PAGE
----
Travelling to be made easier for double-jabbed holidaymakers
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Travelling is set to be made clearer for holidaymakers who have received two doses of the vaccine in a shake-up of the Government's coronavirus restrictions.
The number of countries on the red list is set to be reduced, and the green and amber lists are expected to merge to form one low-risk category.
There is speculation that the need for a pre-departure lateral flow test or a post-arrival PCR test may be scrapped for those who are fully vaccinated, saving travellers around £100 a trip.
Rules for unvaccinated people may become tougher, however.
Currently, travellers who have not had both doses of a coronavirus vaccine must take one PCR test and are not required to self-isolate after arriving from a green list destination.
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According to reports, they could be required to quarantine at home and be required to take two tests when arriving from a low-risk location under the new system.
The changes would come into force ahead of the October half-term break.
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Transport Secretary Grant Shapps' expected announcement on Friday will only apply to England, but recently the devolved administrations have implemented rule changes for travel announced in Westminster.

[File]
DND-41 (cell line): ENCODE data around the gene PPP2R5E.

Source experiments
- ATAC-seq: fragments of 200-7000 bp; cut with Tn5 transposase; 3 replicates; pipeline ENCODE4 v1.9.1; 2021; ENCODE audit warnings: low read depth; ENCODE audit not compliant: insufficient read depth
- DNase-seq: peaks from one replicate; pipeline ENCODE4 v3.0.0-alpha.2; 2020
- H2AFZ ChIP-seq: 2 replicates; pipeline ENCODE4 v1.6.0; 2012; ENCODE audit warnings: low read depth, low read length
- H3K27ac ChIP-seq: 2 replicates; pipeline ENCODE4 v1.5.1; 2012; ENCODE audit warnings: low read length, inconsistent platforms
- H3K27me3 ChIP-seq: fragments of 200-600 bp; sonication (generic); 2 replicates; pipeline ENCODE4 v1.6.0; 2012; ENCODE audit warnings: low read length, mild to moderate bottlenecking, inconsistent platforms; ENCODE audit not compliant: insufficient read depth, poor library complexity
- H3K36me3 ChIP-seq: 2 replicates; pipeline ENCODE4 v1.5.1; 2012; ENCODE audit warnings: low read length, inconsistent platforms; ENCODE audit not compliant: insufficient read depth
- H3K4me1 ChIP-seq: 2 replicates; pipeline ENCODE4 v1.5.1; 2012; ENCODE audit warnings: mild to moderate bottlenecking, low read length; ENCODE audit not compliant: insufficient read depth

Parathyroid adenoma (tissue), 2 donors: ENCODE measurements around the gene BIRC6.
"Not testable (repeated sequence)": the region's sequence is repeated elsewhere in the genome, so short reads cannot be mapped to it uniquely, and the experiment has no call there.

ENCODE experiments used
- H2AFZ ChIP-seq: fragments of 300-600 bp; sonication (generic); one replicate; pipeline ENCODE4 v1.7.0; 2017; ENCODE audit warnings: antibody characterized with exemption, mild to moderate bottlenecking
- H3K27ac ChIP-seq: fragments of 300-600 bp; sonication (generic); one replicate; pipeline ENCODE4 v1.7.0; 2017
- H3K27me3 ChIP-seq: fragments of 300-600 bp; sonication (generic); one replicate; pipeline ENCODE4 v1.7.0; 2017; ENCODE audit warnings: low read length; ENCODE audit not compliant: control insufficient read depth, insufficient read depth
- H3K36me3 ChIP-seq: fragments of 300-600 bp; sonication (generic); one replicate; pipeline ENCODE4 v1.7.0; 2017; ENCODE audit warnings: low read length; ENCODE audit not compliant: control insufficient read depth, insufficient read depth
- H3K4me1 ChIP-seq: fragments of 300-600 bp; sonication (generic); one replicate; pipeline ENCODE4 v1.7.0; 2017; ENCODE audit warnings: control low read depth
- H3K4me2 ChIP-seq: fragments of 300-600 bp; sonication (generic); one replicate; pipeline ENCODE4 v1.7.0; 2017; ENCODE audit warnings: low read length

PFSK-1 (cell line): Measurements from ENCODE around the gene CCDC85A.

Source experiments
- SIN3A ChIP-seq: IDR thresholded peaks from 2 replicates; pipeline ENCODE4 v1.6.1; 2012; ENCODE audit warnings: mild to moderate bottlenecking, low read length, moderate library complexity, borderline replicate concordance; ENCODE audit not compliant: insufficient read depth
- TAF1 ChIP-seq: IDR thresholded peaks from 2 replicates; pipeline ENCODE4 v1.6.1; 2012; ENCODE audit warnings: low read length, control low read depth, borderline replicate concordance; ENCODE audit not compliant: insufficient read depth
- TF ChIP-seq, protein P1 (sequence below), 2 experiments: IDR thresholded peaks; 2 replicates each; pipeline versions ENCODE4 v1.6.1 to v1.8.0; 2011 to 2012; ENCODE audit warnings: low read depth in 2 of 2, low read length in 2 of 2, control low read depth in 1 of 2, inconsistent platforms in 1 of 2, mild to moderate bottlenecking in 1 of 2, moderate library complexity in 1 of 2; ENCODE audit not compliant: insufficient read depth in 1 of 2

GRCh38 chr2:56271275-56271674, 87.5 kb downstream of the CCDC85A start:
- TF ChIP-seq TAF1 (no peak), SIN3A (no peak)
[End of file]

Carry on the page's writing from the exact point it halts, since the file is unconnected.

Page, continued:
It is anticipated that people arriving from red list countries will continue to be required to spend 11 nights in a quarantine hotel, at a cost of £2,285 for solo travellers.
There are currently 62 countries on that list but this is expected to be reduced.
Paul Charles, chief executive of travel consultancy The PC Agency, said earlier this week that 24 countries "should be taken off", including Pakistan, South Africa, the Dominican Republic, Argentina and Chile.
On which countries would be removed from the list, Tim White, a coronavirus data analysis, said: "With Grant Shapps and the travel lottery, no-one can be sure."
A Department for Transport spokesman said: "Our top priority is to protect public health - decisions on our traffic light system are kept under regular review and are informed by the latest risk assessment from the Joint Biosecurity Centre and wider public health factors."